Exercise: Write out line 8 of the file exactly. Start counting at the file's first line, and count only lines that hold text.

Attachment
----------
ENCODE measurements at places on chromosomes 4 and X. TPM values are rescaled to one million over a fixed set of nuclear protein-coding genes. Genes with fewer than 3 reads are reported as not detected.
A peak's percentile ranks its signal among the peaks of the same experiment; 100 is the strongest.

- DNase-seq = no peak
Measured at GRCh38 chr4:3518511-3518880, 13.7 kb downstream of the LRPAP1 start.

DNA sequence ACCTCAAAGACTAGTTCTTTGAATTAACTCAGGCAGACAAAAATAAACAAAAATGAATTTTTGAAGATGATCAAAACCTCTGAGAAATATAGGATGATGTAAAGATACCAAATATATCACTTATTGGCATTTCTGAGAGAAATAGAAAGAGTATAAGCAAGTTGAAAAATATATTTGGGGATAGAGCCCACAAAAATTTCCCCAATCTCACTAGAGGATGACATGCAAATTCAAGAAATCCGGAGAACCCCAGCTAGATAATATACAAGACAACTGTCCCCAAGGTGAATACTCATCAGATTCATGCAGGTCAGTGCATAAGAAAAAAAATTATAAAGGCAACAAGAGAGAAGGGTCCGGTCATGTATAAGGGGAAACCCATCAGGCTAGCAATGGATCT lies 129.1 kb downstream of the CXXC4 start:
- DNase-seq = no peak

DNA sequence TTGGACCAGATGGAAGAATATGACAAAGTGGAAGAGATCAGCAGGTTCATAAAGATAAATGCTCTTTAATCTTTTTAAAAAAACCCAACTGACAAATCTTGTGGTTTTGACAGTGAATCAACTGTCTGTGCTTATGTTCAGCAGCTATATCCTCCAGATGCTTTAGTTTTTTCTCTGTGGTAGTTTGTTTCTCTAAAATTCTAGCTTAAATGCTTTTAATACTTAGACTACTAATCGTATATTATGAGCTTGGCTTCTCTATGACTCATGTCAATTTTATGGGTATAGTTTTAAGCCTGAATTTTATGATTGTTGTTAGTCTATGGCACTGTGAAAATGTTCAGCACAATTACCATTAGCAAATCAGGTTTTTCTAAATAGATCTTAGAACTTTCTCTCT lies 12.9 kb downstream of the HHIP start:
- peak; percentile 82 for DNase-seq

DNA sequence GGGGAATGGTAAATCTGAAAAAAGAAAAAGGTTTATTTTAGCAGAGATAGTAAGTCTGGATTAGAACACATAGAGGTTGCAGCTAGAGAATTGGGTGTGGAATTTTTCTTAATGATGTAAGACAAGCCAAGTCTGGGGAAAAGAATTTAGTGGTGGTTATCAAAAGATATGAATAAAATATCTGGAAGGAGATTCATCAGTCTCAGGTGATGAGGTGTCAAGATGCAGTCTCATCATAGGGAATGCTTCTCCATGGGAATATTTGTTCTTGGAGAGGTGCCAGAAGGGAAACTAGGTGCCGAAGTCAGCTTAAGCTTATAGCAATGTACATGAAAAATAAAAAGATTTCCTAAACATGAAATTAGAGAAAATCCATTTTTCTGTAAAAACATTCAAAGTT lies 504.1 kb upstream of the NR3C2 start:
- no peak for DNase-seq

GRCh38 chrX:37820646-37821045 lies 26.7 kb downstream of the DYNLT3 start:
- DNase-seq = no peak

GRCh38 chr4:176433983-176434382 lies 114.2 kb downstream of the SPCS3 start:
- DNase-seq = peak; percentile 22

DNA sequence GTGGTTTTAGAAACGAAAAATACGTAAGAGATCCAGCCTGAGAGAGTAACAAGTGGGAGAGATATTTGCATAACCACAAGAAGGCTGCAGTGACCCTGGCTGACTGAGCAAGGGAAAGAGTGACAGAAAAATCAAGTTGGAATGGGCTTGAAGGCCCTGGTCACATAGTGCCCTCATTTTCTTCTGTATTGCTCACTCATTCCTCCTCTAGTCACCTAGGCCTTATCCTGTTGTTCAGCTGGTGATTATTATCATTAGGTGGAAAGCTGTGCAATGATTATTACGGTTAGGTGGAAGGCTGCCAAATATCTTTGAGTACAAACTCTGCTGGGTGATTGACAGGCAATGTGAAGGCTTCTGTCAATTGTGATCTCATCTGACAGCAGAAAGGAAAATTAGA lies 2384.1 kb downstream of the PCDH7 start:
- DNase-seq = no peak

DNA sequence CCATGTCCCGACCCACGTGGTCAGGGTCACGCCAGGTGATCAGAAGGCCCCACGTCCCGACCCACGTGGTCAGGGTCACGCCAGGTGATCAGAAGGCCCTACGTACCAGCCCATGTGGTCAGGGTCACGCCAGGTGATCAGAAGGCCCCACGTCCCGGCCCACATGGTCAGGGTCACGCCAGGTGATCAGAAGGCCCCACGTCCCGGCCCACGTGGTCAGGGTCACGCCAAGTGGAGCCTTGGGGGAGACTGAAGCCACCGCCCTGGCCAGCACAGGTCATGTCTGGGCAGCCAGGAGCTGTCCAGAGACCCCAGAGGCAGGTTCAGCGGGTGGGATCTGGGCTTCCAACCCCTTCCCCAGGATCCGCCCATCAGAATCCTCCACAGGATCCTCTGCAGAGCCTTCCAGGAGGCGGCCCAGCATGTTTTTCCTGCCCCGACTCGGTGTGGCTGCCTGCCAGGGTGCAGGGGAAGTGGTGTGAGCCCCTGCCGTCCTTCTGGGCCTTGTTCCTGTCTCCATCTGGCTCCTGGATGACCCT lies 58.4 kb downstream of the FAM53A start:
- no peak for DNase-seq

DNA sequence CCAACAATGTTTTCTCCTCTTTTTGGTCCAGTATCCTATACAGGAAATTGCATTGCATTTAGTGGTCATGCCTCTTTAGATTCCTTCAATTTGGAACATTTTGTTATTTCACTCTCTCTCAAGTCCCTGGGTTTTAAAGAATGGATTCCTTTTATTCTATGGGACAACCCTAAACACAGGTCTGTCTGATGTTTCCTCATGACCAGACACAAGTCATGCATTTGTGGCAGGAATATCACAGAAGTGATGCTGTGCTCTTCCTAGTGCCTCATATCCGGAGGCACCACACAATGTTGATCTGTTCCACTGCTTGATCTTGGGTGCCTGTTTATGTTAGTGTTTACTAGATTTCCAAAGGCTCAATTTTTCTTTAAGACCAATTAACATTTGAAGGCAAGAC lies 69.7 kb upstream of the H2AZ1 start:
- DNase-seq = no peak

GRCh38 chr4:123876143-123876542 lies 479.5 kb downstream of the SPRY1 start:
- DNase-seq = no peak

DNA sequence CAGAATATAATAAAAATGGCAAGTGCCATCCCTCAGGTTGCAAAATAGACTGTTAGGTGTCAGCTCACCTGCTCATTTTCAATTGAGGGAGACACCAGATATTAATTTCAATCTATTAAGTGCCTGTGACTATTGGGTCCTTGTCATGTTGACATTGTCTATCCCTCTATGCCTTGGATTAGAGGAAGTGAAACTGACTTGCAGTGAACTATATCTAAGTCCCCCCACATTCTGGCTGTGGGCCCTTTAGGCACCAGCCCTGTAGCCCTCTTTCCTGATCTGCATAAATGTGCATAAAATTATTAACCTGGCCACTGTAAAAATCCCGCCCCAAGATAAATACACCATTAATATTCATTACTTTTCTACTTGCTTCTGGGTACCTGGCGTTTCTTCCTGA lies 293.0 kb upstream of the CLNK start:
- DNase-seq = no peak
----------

- peak; percentile 82 for DNase-seq